Gastroenterology- The medical specialty devoted to the study, diagnosis and treatment of disorders of the digestive system.
Gastroenterologists are doctors who investigate, diagnose, treat and prevent all gastrointestinal (stomach and intestines) and hepatological (liver, gallbladder, biliary tree and pancreas) diseases.
Gastroenterologists treat conditions such as:
- Gastrointestinal bleeding
- Gastrointestinal cancer
- Anaemia – a condition where the haemoglobin the blood (a pigment that carries oxygen) is below normal levels
- Inflammatory bowel disease, eg Crohn’s disease (inflammation of the lining of the digestive system), ulcerative colitis (inflammation and ulceration of the lining of the rectum and colon)
- Short bowel syndrome
- Jaundice – a condition where the skin yellows due to an accumulation of bilirubin the blood and tissues
- Management of alcoholic, viral hepatitis (Inflammation of the liver caused by a virus) and autoimmune liver disorders (where the body attacks its own cells)
- Diverticulitis - inflammation of the diverticula (small pouches) in the intestine
- Diagnostic and therapeutic upper and lower gastrointestinal endoscopy
- Small bowel endoscopy
- Paracentesis (puncture of the wall of a cavity using a hollow needle)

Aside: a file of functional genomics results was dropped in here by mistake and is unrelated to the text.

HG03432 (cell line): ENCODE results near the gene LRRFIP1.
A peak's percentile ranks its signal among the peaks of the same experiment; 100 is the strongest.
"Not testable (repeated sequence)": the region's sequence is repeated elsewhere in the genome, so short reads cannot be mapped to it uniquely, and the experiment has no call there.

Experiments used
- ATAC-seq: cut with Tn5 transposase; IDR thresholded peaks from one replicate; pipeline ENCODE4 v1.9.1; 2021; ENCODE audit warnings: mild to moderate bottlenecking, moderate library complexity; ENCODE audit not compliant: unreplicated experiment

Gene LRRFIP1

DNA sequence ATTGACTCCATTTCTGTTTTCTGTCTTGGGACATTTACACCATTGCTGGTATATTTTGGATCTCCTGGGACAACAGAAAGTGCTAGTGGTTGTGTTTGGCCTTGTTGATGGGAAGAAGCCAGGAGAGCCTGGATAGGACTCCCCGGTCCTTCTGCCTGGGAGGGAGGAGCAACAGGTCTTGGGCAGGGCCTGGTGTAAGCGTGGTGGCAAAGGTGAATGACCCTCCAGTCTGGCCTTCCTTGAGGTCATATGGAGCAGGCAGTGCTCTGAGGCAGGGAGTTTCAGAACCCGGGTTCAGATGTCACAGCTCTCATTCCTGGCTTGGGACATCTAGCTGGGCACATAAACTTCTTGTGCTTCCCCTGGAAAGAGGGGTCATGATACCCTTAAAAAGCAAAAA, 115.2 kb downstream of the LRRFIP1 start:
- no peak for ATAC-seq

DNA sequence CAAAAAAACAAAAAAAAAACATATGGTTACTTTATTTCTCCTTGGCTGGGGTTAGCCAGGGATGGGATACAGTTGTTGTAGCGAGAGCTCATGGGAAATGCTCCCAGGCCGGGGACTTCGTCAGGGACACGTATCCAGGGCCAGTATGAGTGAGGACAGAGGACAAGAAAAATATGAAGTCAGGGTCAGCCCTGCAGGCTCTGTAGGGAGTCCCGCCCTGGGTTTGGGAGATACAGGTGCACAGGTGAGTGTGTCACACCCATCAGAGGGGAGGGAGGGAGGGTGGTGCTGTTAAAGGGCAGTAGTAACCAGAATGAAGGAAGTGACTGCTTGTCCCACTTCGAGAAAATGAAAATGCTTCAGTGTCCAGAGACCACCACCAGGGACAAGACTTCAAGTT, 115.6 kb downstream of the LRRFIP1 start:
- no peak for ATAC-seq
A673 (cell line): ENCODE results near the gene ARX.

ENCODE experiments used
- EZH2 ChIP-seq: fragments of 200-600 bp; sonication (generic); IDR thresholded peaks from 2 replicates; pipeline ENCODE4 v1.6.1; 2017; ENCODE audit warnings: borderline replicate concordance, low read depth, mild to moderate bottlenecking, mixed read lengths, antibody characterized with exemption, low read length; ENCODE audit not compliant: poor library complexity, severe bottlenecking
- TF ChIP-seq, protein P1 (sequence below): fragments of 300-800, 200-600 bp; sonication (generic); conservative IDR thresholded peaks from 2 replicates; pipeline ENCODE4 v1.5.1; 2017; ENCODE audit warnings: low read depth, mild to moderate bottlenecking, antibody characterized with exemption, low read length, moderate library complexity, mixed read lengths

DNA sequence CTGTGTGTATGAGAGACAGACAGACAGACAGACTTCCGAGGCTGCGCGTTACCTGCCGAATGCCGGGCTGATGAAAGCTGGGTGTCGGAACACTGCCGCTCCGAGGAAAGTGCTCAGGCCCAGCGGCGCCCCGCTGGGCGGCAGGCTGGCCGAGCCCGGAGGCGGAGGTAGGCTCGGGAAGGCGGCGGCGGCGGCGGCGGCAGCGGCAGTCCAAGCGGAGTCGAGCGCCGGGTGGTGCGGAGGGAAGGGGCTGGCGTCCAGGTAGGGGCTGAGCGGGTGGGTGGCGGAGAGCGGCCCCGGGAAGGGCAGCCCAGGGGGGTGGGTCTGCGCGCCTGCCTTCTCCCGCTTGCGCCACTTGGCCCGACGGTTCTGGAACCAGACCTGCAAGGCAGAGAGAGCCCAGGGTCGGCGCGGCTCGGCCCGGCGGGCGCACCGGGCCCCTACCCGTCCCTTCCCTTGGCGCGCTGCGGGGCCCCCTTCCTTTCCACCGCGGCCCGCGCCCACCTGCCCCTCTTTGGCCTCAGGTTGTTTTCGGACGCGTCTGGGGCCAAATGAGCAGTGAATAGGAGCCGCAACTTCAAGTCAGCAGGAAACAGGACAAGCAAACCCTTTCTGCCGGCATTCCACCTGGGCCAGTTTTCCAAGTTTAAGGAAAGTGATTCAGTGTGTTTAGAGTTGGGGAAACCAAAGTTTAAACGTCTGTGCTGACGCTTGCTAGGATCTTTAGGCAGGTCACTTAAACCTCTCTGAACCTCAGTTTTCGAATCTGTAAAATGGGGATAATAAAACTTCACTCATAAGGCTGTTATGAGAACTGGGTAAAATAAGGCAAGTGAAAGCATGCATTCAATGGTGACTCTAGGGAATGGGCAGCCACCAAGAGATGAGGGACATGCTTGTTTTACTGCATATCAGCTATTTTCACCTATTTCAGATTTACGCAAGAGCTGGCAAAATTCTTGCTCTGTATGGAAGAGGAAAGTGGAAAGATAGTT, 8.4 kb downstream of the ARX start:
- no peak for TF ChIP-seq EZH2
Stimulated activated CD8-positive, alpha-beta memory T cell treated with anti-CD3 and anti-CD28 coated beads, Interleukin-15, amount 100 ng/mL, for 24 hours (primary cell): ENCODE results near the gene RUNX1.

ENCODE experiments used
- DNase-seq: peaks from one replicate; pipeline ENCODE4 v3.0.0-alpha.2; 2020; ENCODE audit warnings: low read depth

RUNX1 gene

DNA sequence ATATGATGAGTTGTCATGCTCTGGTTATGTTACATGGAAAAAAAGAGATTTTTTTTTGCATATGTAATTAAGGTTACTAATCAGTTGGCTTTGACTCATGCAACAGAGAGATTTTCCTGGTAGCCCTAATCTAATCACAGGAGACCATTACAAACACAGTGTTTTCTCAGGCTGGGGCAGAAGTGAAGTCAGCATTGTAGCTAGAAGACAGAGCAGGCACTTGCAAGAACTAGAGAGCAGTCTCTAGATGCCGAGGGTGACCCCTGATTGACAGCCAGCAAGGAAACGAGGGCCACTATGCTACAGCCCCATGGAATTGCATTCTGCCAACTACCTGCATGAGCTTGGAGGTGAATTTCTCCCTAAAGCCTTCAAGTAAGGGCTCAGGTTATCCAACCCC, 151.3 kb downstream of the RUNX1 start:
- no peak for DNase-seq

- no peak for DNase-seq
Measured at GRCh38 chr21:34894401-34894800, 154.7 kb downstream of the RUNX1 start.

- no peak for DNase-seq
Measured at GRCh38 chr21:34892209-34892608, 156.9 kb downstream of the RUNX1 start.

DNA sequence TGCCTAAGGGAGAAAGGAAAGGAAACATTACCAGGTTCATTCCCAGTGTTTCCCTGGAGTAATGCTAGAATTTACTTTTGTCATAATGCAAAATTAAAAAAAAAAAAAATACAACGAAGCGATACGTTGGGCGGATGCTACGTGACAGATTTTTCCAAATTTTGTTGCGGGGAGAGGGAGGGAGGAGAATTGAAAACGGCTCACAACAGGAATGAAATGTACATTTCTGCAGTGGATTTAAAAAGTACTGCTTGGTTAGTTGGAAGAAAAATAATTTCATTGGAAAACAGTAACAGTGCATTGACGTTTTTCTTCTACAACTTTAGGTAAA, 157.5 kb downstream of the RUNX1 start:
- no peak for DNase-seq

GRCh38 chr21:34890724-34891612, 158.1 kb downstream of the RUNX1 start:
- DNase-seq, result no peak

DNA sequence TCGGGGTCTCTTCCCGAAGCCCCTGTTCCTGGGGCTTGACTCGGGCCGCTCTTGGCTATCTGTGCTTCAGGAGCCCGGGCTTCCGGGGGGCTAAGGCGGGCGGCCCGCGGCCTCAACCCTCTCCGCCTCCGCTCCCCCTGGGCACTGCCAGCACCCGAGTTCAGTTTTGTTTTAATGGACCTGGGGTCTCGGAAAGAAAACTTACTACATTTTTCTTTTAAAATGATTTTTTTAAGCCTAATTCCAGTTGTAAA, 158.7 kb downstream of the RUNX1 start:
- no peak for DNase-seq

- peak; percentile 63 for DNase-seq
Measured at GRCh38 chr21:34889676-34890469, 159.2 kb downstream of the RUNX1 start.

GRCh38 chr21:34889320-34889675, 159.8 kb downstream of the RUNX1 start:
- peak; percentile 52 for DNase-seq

- Insertion of parenteral nutrition line (intravenous feeding lines)
- Planning and aftercare of patients undergoing liver transplant
- Hepatology (diseases of the liver)
- Pancreaticobiliary diseases of the pancreas and biliary system),
- Inflammatory bowel disease
- Functional bowel disease
- Tropical diseases
- Gastrointestinal cancer and its prevention
- Endoscopic surveillance
- Upper GI disease (diseases of the oespahagus and stomach)
- Small bowel disease
- Pancreatic disease
- Clinical pharmacology
- Inherited cancer syndromes
- Clinical nutrition
When Should I See a GI Doctor?
Adults and children see this type of specialist for gut-related symptoms or diseases, such as:
- Trouble swallowing
- Stomach pain
- Often feeling sick to their stomach or throwing up
- Yellowing of the skin
- Frequent diarrhea
- Ongoing constipation
- Blood in their stool
Starting at age 50, people with an average risk for colon and rectal cancer may see a GI doc for routine colonoscopies to check for signs of cancer.
If you have certain liver conditions, you may see a hepatologist. That’s a gastroenterologist with special training in liver diseases.